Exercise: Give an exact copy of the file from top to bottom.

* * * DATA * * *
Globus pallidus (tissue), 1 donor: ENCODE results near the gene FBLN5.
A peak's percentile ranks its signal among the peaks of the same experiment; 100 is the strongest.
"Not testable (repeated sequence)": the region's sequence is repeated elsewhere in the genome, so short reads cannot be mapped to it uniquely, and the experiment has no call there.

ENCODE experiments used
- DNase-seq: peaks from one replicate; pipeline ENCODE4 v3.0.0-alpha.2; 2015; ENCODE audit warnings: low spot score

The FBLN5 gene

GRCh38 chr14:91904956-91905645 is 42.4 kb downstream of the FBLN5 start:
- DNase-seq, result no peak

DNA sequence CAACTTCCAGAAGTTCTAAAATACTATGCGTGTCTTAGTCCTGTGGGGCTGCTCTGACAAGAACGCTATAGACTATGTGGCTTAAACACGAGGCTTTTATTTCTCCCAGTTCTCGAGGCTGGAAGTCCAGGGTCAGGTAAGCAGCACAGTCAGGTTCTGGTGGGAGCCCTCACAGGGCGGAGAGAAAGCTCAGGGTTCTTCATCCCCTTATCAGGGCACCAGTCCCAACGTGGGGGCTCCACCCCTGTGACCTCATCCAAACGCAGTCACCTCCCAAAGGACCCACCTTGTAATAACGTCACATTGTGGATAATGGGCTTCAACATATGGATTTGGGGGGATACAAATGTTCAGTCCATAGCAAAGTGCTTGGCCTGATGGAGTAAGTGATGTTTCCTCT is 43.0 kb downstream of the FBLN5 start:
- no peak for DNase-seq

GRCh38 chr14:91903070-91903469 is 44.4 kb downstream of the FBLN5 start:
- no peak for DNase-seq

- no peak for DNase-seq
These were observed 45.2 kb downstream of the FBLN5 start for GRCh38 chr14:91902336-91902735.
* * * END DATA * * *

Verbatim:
Globus pallidus (tissue), 1 donor: ENCODE results near the gene FBLN5.
A peak's percentile ranks its signal among the peaks of the same experiment; 100 is the strongest.
"Not testable (repeated sequence)": the region's sequence is repeated elsewhere in the genome, so short reads cannot be mapped to it uniquely, and the experiment has no call there.

ENCODE experiments used
- DNase-seq: peaks from one replicate; pipeline ENCODE4 v3.0.0-alpha.2; 2015; ENCODE audit warnings: low spot score

The FBLN5 gene

GRCh38 chr14:91904956-91905645 is 42.4 kb downstream of the FBLN5 start:
- DNase-seq, result no peak

DNA sequence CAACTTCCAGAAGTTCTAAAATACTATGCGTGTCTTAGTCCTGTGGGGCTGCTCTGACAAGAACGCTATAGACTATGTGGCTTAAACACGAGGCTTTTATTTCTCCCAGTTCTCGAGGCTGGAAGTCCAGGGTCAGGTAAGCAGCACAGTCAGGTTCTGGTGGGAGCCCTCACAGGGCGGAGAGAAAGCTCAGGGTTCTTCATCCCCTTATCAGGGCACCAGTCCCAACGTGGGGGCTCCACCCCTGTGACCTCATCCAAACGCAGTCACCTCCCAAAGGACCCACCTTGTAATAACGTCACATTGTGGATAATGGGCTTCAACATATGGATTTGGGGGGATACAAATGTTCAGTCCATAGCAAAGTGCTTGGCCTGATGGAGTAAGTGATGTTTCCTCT is 43.0 kb downstream of the FBLN5 start:
- no peak for DNase-seq

GRCh38 chr14:91903070-91903469 is 44.4 kb downstream of the FBLN5 start:
- no peak for DNase-seq

- no peak for DNase-seq
These were observed 45.2 kb downstream of the FBLN5 start for GRCh38 chr14:91902336-91902735.